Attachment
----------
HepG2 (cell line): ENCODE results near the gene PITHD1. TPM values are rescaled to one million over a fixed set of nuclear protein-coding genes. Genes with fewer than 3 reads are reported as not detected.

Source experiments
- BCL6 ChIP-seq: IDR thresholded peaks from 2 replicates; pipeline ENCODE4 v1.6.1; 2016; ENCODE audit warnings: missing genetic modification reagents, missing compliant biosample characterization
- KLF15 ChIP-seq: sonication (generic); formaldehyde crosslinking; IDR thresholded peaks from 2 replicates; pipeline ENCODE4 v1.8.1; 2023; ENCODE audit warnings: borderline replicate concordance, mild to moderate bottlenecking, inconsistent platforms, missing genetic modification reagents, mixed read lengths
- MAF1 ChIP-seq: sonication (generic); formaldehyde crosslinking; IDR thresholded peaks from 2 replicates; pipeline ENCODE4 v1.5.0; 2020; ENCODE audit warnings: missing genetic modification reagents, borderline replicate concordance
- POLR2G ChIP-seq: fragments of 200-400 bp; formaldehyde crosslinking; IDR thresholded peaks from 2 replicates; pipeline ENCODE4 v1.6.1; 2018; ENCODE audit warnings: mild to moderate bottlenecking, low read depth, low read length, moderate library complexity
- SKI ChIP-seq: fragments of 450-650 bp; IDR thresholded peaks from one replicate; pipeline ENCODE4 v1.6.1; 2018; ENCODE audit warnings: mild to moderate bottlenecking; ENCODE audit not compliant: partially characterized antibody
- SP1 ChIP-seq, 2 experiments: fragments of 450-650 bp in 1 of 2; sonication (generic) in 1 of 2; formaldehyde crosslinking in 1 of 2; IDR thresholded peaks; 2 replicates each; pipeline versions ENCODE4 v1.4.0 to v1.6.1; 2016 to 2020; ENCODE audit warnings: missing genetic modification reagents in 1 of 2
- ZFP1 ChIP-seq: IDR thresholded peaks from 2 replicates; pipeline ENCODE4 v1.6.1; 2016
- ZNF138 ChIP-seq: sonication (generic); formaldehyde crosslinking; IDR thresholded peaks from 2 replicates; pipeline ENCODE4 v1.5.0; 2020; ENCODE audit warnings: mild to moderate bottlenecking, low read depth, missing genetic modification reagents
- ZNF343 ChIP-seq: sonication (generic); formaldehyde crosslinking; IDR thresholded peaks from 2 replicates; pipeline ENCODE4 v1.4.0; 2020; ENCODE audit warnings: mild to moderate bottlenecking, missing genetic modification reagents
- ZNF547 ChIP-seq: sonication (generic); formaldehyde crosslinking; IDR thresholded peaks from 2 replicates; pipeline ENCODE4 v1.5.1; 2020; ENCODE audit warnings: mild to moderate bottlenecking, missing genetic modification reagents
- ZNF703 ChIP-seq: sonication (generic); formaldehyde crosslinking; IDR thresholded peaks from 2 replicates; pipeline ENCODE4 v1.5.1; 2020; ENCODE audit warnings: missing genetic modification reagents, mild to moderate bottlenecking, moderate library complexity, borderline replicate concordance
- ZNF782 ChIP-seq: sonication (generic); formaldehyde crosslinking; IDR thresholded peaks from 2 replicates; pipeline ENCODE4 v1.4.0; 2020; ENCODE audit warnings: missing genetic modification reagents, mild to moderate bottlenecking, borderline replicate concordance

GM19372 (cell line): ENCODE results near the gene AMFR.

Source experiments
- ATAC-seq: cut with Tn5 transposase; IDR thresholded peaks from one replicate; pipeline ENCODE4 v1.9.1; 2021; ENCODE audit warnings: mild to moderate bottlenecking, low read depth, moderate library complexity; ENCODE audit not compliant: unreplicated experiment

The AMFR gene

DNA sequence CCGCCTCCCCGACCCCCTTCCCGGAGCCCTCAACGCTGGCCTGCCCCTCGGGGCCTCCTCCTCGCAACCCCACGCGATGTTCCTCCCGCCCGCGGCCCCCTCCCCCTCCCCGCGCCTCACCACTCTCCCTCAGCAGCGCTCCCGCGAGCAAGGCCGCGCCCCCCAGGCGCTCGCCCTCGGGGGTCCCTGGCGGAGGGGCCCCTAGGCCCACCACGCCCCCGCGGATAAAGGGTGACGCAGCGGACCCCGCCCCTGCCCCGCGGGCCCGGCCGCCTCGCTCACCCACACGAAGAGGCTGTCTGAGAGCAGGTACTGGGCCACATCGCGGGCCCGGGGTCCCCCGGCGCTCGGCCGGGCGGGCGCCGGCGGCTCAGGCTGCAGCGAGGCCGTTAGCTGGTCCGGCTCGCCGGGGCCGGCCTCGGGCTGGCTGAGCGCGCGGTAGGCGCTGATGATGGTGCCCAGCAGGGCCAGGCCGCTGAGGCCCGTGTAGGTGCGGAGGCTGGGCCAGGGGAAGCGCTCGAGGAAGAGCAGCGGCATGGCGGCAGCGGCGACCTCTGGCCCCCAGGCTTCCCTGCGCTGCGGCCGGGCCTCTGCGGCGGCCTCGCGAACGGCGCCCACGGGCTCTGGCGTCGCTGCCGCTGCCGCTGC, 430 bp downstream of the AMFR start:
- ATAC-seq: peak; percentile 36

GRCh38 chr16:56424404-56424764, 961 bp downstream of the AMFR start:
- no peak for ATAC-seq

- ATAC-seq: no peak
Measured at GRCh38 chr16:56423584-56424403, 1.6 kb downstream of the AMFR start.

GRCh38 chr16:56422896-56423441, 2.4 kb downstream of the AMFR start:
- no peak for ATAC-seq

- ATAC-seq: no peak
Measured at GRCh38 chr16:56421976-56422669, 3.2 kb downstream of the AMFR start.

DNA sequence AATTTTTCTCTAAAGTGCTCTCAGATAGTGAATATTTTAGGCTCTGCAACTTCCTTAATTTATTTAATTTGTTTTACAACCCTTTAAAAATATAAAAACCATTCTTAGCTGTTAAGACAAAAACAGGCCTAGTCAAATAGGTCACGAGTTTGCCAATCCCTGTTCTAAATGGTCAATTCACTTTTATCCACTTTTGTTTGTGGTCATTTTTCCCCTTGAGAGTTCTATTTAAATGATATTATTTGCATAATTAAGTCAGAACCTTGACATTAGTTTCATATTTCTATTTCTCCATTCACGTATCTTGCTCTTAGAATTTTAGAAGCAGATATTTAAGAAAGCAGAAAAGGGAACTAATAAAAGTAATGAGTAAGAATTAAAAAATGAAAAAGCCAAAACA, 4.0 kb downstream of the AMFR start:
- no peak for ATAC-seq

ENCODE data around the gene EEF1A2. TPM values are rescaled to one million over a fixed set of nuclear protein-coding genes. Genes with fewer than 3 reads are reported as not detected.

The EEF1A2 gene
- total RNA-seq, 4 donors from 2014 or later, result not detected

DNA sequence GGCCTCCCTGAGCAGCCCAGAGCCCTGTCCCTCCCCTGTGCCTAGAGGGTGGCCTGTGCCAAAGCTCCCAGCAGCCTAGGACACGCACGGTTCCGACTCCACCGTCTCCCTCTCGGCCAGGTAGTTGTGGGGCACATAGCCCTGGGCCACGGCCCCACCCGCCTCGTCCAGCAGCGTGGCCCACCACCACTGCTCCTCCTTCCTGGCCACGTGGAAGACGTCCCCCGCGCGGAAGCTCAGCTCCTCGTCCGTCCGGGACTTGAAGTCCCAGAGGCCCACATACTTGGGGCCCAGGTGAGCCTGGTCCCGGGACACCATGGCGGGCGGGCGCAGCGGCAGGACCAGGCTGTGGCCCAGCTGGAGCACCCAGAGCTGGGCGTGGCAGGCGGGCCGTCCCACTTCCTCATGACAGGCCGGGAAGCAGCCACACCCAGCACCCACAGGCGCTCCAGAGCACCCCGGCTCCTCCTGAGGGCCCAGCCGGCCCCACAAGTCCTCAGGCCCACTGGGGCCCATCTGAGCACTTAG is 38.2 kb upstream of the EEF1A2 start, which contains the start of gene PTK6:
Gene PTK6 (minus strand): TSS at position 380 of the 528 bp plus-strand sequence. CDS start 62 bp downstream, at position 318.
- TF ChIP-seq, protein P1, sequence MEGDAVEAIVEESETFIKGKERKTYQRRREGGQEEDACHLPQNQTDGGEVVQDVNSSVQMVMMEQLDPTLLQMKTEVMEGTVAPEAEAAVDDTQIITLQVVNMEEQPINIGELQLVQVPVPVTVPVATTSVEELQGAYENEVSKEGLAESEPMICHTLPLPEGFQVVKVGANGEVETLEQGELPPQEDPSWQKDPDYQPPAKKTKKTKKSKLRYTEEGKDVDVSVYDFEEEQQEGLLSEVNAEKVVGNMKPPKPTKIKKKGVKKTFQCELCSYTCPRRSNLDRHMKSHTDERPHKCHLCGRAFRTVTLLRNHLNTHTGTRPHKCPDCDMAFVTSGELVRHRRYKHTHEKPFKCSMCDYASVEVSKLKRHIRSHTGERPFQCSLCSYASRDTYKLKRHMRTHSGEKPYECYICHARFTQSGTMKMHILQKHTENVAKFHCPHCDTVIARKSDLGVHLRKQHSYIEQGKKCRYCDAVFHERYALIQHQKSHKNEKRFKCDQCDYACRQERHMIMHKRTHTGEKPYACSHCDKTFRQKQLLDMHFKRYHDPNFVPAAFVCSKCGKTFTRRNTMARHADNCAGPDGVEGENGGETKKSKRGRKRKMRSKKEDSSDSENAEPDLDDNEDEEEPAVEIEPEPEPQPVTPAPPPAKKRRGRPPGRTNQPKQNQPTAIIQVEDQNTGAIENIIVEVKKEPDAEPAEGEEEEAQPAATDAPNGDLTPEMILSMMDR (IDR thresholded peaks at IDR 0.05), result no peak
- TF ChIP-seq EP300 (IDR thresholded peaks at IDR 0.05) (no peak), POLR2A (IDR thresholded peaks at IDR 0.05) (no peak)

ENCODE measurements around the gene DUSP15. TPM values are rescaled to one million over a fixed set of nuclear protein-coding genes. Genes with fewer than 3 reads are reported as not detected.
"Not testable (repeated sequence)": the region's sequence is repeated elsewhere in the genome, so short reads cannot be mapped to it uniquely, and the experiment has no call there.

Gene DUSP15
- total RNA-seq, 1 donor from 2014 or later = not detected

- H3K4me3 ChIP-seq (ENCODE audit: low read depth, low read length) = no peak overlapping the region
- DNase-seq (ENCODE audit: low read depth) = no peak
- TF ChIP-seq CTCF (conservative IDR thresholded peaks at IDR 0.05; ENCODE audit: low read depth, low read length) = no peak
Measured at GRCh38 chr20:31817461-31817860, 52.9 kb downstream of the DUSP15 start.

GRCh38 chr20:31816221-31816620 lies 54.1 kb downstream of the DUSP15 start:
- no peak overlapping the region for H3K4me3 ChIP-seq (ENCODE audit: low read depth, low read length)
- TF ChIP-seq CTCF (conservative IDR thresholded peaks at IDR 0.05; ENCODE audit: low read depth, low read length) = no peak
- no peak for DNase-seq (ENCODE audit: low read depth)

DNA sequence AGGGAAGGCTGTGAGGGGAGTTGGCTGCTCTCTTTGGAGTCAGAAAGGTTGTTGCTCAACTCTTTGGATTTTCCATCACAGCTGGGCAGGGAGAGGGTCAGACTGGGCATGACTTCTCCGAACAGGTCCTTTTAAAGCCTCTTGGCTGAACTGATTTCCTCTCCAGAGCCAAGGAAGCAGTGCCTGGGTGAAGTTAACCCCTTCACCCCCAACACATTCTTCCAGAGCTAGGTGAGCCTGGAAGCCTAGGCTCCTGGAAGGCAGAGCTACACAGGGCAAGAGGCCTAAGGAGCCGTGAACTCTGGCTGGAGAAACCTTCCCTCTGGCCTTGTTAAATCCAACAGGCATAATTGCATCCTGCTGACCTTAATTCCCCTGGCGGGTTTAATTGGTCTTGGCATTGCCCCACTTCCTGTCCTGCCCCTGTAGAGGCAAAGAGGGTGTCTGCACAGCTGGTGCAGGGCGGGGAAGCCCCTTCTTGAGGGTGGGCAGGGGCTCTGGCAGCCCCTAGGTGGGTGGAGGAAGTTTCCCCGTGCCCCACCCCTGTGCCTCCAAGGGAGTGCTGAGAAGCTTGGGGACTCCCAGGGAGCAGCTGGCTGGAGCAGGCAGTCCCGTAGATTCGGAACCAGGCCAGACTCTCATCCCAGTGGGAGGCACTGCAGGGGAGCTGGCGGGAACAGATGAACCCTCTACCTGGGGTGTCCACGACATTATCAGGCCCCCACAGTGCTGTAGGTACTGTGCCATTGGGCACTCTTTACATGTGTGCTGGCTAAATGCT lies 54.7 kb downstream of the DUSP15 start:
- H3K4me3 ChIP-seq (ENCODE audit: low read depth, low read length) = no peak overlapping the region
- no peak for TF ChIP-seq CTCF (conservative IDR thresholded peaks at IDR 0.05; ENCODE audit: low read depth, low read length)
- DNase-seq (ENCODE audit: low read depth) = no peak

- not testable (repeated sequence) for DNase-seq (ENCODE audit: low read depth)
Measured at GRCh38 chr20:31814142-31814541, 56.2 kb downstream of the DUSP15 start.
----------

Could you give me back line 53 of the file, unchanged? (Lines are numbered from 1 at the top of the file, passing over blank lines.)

- DNase-seq (ENCODE audit: low read depth) = no peak